The West Coast Regional Council is reviewing its use of MetService weather forecasts in its hydrology and emergency planning after what has been dubbed two “over-estimated” rain warnings in the region.
South Westland was put on high alert following a MetService ‘red alert’ on January 18-20, with up to 800mm forecast in the Waiho (Waiau) River catchment at Franz Josef Glacier.
On January 26 it issued another warning of up to 250mm. Local authorities mobilised but neither rain alert eventuated.
West Coast Regional Council chairman Peter Haddock said this week official forecasts “not matching” reality was a real problem for the region.
The last two forecast events, with consequent warnings, had been “totally wrong” and only succeeded in “scaring the public away”.
Haddock called for the regional council and West Coast Civil Defence to use a range of forecasters, “as opposed to Metservice”.
Westland District Council declared a state of emergency on January 19 based on the red alert warning of up to 800mm falling in 47 hours. It cleared and shut State Highway 6 all the way from Ross to Haast.
The rest of the region north of Hokitika was also subject to an orange alert that weekend, but instead enjoyed balmy weather — after visitors and several events had already cancelled plans.
The January 26 rain warning also came to nothing, but not without sensational headlines, including on RNZ, saying the “already sodden” West Coast was to have another deluge.
Haddock said offers of help poured in from South Island local authorities, and he responded by sending back photos showing the West Coast enjoying sunshine.
A better weather forecast approach to inform the appropriate response from the councils and Civil Defence was needed, he said.
“I believe other government agencies don’t (only) use MetService,” Haddock told the council meeting on Monday.
Chief executive Darryl Lew said the MetService forecasts for the last two events had “overestimated the rain” in South Westland.
“It is due to that, that a lot of regional councils don’t just rely on MetService,” Lew said.
He was considering adding NIWA as it had “significantly increased its level of forecasting”, noting that the Department of Conservation now used NIWA in a range of forecasts. That agency also had the benefit of providing corresponding flood modelling.
“I’m leading an internal debrief inside regional council hydrology and Civil Defence. That will endorse NIWA plus MetService,” he said.
Lew, who has a background as a hydrologist, said peak forecasting was “vital” to understand the potential for flooding.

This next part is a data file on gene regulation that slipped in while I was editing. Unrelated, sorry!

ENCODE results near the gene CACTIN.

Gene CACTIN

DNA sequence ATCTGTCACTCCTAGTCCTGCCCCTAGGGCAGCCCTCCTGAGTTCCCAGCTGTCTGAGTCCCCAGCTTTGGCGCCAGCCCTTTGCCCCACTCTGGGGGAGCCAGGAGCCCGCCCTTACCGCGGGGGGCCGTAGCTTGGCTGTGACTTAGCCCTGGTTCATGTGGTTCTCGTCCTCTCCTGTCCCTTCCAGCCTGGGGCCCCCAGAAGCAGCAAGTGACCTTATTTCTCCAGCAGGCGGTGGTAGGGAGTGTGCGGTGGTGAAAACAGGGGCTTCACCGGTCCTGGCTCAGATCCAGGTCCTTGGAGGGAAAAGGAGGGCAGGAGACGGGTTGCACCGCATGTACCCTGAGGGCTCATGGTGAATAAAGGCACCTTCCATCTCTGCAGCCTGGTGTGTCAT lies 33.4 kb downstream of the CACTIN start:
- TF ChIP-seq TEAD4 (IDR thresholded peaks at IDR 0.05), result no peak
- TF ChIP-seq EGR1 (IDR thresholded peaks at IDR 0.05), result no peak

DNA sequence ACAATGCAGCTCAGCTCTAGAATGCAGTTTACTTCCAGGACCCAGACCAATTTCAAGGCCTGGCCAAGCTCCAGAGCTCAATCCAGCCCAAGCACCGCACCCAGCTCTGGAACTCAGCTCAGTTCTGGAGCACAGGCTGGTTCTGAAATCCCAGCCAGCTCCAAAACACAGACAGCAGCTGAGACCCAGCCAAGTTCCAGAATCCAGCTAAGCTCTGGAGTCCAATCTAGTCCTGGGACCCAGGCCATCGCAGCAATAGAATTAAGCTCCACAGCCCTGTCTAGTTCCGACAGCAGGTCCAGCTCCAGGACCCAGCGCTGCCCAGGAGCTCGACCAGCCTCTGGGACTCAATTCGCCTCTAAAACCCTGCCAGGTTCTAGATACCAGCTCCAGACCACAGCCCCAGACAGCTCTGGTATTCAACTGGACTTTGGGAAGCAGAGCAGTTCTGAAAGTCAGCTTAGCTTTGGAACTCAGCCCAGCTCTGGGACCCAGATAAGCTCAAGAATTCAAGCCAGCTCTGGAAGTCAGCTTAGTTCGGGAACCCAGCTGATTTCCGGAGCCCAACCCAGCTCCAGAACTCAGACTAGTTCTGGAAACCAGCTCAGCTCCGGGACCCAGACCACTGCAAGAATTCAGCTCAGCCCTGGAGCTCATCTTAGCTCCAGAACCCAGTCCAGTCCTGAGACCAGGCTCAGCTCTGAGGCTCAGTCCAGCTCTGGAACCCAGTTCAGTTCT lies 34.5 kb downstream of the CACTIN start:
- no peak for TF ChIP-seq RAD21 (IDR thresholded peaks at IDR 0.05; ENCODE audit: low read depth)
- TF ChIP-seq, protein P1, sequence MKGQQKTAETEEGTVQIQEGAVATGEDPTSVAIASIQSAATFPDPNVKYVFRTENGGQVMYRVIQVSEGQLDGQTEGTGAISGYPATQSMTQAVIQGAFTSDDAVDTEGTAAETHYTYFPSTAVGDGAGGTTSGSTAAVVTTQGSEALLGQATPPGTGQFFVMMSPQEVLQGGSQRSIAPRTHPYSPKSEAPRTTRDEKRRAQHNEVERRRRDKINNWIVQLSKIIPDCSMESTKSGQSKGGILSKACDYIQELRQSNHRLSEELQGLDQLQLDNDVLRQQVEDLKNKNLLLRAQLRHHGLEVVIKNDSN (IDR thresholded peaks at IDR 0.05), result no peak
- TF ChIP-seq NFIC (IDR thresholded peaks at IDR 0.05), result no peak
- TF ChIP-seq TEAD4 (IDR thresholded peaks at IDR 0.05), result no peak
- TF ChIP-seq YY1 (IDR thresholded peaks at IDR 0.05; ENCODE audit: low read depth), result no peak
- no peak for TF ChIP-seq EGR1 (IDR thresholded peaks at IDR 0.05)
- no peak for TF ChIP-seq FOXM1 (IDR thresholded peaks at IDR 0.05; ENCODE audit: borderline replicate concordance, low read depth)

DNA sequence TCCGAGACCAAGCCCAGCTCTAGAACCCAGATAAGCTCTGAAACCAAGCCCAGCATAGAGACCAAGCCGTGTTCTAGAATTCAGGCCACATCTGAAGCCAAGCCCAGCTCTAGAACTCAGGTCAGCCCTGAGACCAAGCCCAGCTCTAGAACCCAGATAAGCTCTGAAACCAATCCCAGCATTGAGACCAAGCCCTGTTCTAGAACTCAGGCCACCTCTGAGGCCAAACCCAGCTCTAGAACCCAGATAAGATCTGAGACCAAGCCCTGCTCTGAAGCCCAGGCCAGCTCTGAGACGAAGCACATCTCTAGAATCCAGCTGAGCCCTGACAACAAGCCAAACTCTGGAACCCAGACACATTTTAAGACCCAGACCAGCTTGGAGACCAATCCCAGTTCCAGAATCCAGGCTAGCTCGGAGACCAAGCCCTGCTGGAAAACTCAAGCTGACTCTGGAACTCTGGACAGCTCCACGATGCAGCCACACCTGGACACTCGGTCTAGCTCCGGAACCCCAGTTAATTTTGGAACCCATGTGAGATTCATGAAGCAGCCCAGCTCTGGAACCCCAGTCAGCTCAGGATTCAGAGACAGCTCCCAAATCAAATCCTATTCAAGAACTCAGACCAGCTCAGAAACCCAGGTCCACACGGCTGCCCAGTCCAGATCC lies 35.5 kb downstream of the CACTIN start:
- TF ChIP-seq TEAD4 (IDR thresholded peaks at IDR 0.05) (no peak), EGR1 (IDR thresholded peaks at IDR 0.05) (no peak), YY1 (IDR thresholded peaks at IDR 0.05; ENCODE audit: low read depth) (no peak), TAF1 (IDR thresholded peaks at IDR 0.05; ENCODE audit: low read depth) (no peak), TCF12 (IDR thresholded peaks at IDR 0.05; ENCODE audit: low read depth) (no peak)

Councillor Andy Campbell, of Hari Hari, said the 650km-long West Coast had varying weather patterns anyway, in contrast to that represented in forecasts and relayed in the national media.
“A lot of it is localised.”
Speaking after the meeting, Haddock said he used a range of weather forecasters himself and discounted predictions by a large percentage of them, finding this was usually more accurate than official forecasts.
What had transpired “was basically a non event” on January 18-19 and again the following weekend.
The Coast deserved better given it is the same distance from Auckland to Wellington — and with businesses and visitors reliant on reputable forecasts.
“It’s the reputational damage with people thinking this is an unreliable place,” Haddock said.
MetService head of weather communication Lisa Murray said the MetService took its role seriously and strove to give the most accurate and timely forecasts.
This included accessing all leading global weather models to collate a broad view, she said.
For the red and orange alerts on January 18-19 and on January 25-26, the MetService had worked closely with the regional council, and it had a close ongoing relationship.
However, all weather models had “strengths and limitations” — one limitation being the “complex topography” of New Zealand.
“MetService high resolution models make improvements over this limitation, however, as is with the nature of forecasting it is not a perfect science.”
The MetService had liaised closely with West Coast local authorities, including the regional council’s hydrology team, before issuing the red alert, after gleaning local insight on the impact the forecast rain amount “could have”.
“As there was good consensus in the weather models, it was agreed that this could result in a significant event.
“Rainfall amounts, over the 47 hours covered by the red warning for Westland, were very similar to the March 2019 West Coast event which had large impacts on the region including the collapse of the Waiho River bridge, and damage to sections of State Highway 6.”
The increased risk to an influx of summer tourists into the district was a prime consideration, Ms Murray said.
By Brendon McMahon, Local Democracy Reporter
Local Democracy Reporting is local body journalism co-funded by NZ On Air and RNZ